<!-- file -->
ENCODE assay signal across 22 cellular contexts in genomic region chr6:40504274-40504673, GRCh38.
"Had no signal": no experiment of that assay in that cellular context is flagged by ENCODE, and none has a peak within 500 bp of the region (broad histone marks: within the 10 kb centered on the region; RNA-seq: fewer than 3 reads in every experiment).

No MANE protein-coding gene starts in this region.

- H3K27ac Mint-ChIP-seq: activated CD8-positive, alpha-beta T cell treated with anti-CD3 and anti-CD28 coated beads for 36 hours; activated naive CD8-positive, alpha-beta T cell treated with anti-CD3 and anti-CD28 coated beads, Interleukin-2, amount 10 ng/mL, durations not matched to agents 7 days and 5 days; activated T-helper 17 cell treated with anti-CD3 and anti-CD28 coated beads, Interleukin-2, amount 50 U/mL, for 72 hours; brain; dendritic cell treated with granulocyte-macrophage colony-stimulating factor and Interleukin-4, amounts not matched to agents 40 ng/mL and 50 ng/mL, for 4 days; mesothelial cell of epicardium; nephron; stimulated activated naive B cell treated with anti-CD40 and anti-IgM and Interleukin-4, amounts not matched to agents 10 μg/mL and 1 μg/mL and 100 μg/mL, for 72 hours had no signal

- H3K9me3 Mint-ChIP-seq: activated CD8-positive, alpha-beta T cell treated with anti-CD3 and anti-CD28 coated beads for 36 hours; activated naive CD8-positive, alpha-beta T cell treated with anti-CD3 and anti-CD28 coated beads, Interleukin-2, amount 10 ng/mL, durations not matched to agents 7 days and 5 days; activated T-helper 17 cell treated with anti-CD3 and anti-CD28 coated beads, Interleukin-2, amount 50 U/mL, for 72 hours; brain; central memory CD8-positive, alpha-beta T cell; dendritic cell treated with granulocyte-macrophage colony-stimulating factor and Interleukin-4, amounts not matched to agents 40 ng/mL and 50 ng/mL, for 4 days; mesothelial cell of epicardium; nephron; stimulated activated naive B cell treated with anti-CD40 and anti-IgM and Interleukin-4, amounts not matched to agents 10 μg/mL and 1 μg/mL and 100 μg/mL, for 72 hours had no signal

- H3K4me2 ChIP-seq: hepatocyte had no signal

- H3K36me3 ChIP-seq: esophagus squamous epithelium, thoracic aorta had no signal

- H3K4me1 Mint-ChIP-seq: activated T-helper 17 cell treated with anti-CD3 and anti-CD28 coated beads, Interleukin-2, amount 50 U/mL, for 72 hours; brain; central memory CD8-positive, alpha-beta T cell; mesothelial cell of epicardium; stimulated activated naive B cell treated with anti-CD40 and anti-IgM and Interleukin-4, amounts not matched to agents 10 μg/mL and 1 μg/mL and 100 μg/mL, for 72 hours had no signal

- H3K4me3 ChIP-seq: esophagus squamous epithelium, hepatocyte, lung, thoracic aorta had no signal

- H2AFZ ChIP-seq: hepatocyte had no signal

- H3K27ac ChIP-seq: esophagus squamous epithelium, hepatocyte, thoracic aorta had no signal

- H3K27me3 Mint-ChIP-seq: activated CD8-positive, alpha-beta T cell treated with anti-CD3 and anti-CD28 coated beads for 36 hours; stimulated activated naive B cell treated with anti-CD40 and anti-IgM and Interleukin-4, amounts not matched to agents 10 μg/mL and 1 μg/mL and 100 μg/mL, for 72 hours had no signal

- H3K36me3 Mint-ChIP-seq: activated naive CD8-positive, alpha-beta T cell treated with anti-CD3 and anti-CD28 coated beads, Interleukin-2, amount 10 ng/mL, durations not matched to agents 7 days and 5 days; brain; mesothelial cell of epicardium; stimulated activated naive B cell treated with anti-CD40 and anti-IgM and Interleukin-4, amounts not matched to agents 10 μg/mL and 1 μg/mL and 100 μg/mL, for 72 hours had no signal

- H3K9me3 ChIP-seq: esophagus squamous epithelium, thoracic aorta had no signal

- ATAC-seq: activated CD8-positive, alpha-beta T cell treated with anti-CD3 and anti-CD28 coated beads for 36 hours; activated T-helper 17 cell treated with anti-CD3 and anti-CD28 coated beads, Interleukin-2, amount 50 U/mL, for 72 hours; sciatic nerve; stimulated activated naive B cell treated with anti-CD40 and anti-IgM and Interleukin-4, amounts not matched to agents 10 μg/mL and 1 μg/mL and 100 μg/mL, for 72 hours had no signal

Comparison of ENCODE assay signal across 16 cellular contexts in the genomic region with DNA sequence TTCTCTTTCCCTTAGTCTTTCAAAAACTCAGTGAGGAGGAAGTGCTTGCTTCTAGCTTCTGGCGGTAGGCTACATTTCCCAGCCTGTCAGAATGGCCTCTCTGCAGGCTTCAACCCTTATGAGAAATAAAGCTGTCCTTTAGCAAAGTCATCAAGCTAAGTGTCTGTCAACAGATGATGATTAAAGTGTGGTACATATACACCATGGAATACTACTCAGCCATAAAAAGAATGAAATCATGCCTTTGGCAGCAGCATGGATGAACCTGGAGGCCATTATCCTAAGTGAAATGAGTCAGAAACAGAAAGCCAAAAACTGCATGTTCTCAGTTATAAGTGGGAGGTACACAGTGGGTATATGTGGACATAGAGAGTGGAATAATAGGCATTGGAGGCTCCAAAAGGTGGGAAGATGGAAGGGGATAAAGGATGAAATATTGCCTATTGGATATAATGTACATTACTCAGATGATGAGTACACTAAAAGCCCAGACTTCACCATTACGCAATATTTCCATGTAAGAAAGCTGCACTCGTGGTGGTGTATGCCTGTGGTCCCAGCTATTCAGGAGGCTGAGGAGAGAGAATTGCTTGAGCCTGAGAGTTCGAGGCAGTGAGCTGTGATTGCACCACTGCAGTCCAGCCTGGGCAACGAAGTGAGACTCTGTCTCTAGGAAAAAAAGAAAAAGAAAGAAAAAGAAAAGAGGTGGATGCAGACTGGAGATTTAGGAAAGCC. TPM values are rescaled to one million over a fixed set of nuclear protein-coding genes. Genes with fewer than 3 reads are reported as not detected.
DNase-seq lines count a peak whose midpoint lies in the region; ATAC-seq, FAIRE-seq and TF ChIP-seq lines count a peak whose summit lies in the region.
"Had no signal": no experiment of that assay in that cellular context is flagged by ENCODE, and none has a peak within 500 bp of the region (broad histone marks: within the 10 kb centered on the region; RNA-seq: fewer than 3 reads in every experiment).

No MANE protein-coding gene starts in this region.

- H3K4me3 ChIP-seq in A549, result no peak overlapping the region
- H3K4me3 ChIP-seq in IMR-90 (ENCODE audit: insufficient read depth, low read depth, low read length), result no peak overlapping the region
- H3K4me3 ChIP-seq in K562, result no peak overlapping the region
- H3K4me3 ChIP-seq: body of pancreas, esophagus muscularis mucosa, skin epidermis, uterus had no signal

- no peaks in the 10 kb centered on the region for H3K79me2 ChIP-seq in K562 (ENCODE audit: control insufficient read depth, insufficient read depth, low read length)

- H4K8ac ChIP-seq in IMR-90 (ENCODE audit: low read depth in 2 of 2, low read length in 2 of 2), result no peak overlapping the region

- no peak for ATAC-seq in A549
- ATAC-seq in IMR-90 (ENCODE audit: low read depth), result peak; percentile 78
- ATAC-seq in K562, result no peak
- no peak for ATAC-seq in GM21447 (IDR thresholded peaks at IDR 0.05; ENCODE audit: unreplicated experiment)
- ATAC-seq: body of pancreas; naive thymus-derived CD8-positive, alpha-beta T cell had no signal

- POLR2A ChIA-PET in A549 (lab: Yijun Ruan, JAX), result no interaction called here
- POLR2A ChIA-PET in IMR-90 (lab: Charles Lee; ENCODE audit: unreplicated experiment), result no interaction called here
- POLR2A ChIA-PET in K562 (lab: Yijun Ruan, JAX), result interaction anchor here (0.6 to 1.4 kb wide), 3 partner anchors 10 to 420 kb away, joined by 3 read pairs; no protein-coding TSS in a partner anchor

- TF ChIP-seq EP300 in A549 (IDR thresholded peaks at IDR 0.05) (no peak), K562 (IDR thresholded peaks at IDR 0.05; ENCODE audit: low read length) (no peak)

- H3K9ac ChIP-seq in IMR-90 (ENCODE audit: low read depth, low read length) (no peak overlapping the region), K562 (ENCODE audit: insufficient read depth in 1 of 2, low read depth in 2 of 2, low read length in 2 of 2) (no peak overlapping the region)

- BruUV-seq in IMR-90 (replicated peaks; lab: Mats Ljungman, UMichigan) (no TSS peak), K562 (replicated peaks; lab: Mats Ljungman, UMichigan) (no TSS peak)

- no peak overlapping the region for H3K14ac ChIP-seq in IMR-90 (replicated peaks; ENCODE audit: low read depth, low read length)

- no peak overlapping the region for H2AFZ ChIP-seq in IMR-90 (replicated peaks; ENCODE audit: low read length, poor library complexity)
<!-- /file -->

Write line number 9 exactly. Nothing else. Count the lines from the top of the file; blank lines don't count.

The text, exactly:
- H3K4me3 ChIP-seq: esophagus squamous epithelium, hepatocyte, lung, thoracic aorta had no signal